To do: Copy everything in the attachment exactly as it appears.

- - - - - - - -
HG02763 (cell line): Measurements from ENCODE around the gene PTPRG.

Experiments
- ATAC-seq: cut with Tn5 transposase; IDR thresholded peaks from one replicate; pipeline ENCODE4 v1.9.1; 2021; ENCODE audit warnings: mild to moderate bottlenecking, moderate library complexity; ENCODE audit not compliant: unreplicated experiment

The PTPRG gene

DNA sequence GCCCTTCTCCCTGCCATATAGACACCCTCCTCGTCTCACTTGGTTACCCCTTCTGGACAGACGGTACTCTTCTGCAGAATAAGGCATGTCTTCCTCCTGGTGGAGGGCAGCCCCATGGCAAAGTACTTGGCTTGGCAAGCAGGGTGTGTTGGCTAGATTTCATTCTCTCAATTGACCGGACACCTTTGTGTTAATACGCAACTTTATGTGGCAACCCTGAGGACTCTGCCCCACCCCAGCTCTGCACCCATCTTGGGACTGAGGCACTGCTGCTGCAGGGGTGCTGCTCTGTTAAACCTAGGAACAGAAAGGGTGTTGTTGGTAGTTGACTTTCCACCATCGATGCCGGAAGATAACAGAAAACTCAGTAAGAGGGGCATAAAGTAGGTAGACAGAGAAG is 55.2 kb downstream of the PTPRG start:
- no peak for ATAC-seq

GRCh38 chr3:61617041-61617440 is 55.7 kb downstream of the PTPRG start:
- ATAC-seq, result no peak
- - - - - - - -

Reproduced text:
HG02763 (cell line): Measurements from ENCODE around the gene PTPRG.

Experiments
- ATAC-seq: cut with Tn5 transposase; IDR thresholded peaks from one replicate; pipeline ENCODE4 v1.9.1; 2021; ENCODE audit warnings: mild to moderate bottlenecking, moderate library complexity; ENCODE audit not compliant: unreplicated experiment

The PTPRG gene

DNA sequence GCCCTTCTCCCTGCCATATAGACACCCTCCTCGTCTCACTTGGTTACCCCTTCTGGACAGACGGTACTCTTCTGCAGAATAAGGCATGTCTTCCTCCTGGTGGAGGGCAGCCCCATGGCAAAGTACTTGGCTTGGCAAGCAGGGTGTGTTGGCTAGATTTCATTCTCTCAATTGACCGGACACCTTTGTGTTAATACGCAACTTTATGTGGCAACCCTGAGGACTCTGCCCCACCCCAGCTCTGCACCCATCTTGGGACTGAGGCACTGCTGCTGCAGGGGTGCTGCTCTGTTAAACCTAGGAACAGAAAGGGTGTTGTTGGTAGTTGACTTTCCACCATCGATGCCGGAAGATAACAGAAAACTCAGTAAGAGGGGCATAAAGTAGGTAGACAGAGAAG is 55.2 kb downstream of the PTPRG start:
- no peak for ATAC-seq

GRCh38 chr3:61617041-61617440 is 55.7 kb downstream of the PTPRG start:
- ATAC-seq, result no peak